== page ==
Recently the public has become aware of the potential of light field photography through the introduction of the Lytro camera. Light field recording allows an enormous degree of post-processing, letting you create just the image you want to print and display. A print, however, expresses only one aspect, no matter how carefully chosen, of the recorded light field. Can light field information be somehow encoded into a print, so an object can be examined from this side and that, or with different lighting conditions? A team of researchers at the University of California at Santa Cruz, Hewlett-Packard Laboratories, and 3M have made the first steps toward a positive answer by developing reflectance paper.
The reflectance function of a point in a scene captures the appearance of that point as a function of lighting direction. Imagine looking at a door recessed in a frame. If incident light comes from a source on your right, some of the right edge of the door will be in the frame's shadow. Similarly, if the light comes from your left, the left edge of the door will be shaded. By capturing the angle-dependent reflectance function for every pixel representing the object, it is possible to create an image which shows the object's response to light hitting it from different directions. This is a type of light field photography, though it differs from that of Lytro photography in that it records an object in different angles of incident light, rather than light rays striking an image plane from different directions.
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So what happens when you want to print a reflectance-encoded photograph? Unfortunately, a conventional print will only record one lighting condition for the door - if the right edge is shaded, the left is not. The UC approach makes it possible to print an image that responds to the direction of the light in the same manner as the original scene, so that the shadows and highlights move appropriately with changes in illumination.
James Davis, an associate professor of computer science in the Baskin School of Engineering at UC Santa Cruz, explained that ordinary printed photos look the same regardless of the angle of the light because flat paper can't reflect light the way three-dimensional objects do. The idea for reflectance paper came from discussions in a graduate course Prof. Davis was teaching.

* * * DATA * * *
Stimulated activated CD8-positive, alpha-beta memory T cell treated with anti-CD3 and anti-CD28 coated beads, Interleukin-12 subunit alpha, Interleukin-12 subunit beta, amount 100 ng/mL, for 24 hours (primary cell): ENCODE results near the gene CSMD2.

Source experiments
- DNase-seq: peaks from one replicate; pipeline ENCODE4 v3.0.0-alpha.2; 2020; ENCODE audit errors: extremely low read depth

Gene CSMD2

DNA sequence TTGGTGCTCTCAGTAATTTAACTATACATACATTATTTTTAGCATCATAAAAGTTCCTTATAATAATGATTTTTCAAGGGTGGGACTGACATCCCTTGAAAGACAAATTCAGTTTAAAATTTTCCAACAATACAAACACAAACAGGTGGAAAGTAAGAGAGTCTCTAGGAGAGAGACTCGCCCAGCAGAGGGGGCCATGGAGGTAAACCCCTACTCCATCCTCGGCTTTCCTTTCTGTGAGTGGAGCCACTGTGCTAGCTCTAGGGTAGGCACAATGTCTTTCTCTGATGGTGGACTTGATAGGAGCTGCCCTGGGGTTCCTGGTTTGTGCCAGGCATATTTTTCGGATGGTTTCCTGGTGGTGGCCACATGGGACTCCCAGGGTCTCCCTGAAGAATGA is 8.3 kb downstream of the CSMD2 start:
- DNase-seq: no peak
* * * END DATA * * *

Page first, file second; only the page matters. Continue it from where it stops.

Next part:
"If the paper is flat, it [the image] will always look flat no matter what you print on it. So the question became how to get the surface of the paper to have geometry to it," Davis said. "With the reflectance paper, for each pixel we have a little dimple that has all angular directions on its surface. Now we can print ink over it in a way that controls the angles of light that will be reflected from each pixel."
Top shows the semi-transparent mask covering the mirrored spherical dimples, left shows the mirrored dimples, and right shows the mask itself (Photo: University of California-Santa Cruz)
A pattern of millimeter-size spherical dimples are impressed into the paper in a hexagonal lattice pattern. The depth of the impression (resulting from pressing the paper on a commercial plastic microlens array) is about 50 microns, so that the dimple represents 70% of a hemisphere - sufficient for encoding lighting information from any angle. The dimples are then given a mirrored surface using silver or aluminum sputtering.
To avoid problems with the specular reflection from existing inks, the encoded light field information describing different lighting directions is printed onto a mask which is transparent over the dimples. In the present demonstration a 32x32 matrix of light field information is printed over the dimples - roughly the largest matrix which can be printed using ink-jet printers.
"Right now the quality of our prints is nowhere near what museums would need, but the basic idea of being able to capture all of that information in a print is absolutely of interest to them," says Davis. "It's not just a novelty. There are potential uses where people would want to take a picture and examine it later from different lighting angles."
Recently, the ability to very finely print colors has emerged, so that a resolution of 100,000 pixels per inch is possible. This would allow the use of dimples about a hundred times smaller while allowing the encoding of more light field information on the mask. The result would be more detailed than the best black and white photographic prints, as well as being enhanced by inclusion of chosen varieties of light field information. The short video below is extremely helpful in understanding this new process of photo printing.